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"Blackbeard's Ship" Wreck to Get Protection From Currents, Hurricanes

Willie Drye
for National Geographic News
March 6, 2006
 
Marine archaeologists and engineers are trying to prevent ocean currents from scattering the wreck of a ship off the coast of North Carolina that was probably used by the infamous pirate Blackbeard.

The U.S. Army Corps of Engineers is constructing a berm—a long, slender mound of sand—near the site of a shipwreck that is presumed to be the Queen Anne's Revenge.

The ship was the seagoing home of Blackbeard and his crew in 1717 and 1718. (See National Geographic Channel's Blackbeard: Terror at Sea, Sunday, March 12 at 8 p.m. ET)

(National Geographic News is a division of the National Geographic Society, which is part owner of the National Geographic Channel.)

Mark Wilde-Ramsing, who is directing the excavation of the site for the North Carolina Department of Cultural Resources, said the berm will be about 600 feet (about 180 meters) long and about 200 feet (60 meters) wide when it is completed.

The engineers are putting the berm about 420 feet (130 meters) from the wreck, which is about one mile (about one and a half kilometers) offshore.

"It's highly experimental," Wilde-Ramsing said of the berm. "There's no guarantee it won't wash away in the next storm."

Wilde-Ramsing and others involved with excavating the shipwreck hope the berm will block ocean currents that could carry away portions of the ship's remains and expose fragile timbers to deterioration. The wreck lies in about 22 feet (7 meters) of water.

"The site continues getting more and more exposed," Wilde-Ramsing said. "It really became obvious a couple of years ago."

Storm Threat

Recent hurricanes have compounded the problem, posing a threat to the shipwreck site, the archaeologist says.

A storm passing North Carolina from hundreds of miles offshore can send powerful currents surging toward the wreck.

Even a relatively weak storm such as Hurricane Ophelia—which brushed North Carolina in September 2005—can cause serious problems.

"It doesn't take a direct hit [to cause damage]," Wilde-Ramsing said.

"We feel the effects of storms from almost down in the Caribbean. They create enough waves to affect the site."

If the berm does protect the shipwreck, the technique will probably be used at other vulnerable underwater archaeological sites, he said.

Is It Blackbeard's Ship?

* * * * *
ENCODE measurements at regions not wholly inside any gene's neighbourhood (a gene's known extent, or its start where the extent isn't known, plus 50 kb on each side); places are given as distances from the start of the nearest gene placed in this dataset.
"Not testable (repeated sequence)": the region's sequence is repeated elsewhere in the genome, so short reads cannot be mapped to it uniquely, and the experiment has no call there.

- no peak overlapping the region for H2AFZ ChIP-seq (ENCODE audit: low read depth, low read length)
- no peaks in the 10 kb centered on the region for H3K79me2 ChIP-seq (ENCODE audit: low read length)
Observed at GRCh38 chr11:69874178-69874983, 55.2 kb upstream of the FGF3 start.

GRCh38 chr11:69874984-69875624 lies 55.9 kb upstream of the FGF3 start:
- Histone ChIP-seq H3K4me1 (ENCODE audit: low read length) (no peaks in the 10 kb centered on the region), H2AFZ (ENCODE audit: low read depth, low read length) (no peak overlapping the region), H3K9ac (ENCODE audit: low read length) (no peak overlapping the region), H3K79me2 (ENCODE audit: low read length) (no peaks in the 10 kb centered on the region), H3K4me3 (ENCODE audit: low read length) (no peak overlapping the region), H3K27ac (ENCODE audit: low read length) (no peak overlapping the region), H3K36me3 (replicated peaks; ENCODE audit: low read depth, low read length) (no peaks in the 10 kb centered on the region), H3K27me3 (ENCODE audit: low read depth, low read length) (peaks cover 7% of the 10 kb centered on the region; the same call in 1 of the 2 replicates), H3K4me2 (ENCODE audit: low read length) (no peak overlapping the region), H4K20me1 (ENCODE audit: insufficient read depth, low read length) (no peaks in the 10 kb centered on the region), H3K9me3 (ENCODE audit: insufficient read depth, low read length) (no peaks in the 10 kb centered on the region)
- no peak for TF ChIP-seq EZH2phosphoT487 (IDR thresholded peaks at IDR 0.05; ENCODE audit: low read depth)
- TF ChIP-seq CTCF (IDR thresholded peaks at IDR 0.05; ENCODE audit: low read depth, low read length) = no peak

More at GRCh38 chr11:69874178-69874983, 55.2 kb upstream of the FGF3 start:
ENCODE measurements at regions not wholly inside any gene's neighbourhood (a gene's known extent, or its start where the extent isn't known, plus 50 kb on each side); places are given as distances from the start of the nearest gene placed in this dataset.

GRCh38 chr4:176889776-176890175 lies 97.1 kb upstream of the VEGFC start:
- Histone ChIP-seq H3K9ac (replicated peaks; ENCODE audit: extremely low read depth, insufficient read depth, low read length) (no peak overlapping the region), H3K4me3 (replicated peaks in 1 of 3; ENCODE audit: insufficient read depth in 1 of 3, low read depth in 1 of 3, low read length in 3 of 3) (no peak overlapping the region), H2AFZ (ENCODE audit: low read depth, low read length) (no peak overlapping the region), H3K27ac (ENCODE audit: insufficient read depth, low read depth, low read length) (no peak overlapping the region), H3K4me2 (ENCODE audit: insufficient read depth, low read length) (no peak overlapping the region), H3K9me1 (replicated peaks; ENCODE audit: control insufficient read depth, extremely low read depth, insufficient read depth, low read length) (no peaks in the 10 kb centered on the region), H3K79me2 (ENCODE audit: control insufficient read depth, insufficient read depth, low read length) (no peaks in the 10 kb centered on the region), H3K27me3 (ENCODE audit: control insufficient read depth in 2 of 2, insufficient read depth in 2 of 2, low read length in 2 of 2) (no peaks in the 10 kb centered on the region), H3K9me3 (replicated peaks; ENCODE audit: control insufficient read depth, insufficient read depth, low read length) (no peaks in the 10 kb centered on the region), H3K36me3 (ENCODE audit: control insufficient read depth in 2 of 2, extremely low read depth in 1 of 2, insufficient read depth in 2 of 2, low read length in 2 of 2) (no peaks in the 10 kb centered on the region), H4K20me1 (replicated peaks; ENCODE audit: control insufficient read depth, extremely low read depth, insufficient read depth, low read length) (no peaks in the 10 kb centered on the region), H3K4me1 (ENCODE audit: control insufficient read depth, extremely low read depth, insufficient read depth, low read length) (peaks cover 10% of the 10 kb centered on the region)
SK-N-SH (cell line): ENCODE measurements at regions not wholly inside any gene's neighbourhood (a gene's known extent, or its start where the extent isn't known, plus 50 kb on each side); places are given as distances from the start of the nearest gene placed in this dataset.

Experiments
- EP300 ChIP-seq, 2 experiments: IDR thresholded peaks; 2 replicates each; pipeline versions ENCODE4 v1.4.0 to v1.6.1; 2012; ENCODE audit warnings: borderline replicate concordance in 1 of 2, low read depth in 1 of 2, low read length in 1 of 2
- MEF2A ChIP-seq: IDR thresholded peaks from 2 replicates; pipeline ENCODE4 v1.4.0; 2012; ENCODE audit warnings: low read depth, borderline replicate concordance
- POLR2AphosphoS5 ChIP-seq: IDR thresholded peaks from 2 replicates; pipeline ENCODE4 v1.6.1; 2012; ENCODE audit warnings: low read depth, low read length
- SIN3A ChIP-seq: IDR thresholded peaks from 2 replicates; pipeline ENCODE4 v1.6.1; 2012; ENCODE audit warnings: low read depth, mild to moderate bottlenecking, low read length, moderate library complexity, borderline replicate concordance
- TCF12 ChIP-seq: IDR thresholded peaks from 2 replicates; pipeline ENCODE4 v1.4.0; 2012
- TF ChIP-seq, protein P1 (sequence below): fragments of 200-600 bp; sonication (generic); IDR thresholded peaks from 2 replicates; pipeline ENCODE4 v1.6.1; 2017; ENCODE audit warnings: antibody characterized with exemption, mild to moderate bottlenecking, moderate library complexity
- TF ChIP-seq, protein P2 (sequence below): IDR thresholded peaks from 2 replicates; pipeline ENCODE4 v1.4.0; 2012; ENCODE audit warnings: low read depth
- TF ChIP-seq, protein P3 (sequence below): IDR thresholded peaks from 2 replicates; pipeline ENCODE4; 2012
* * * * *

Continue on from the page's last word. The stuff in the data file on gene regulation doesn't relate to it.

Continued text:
The pirate who became known as Blackbeard learned his craft as a member of a pirate crew commanded by Benjamin Hornigold around 1713. By 1716, Hornigold had given Blackbeard his own ship.

In November 1717 Hornigold and Blackbeard captured a large, well-armed French ship called the Concorde. Soon after, Hornigold accepted an offer of amnesty from the British government and retired from piracy.

But Blackbeard—whose real name probably was Edward Teach or Thatch—took command of the French vessel and renamed it the Queen Anne's Revenge.

During the next six months, he became known as the most fearsome pirate afloat.

In May 1718 Blackbeard committed perhaps his most audacious act of piracy by blockading the port of Charleston, South Carolina. A few weeks later, the Queen Anne's Revenge ran aground in shallow coastal waters off North Carolina.

Historians think Blackbeard may have deliberately grounded the ship, because he intended to quit piracy and retire to the town of Bath, North Carolina.

But by the fall of 1718 Blackbeard was back at sea in another ship. He was killed in a fierce battle with the British navy at Ocracoke Inlet, North Carolina, on November 22, 1718.

The shipwreck thought to be the remains of the Queen Anne's Revenge was discovered in 1996.

Archaeologists have not found an artifact such as a logbook or a ship's bell that proves beyond a doubt that the wreck is Blackbeard's ship. North Carolina officials have not taken an official position on the identity of the wreck.

But the artifacts that have been recovered, including cannon and wood samples, are from the early 18th century.

"Truthfully, we can't say that it's definitely the Queen Anne's Revenge," said David Moore, curator of nautical archaeology at the North Carolina Maritime Museum in Beaufort.

"But we have confidence in the evidence. It's not pointing in the direction of [the shipwreck being] anything else."

Willie Drye is the author of Storm of the Century: The Labor Day hurricane of 1935, published by National Geographic.

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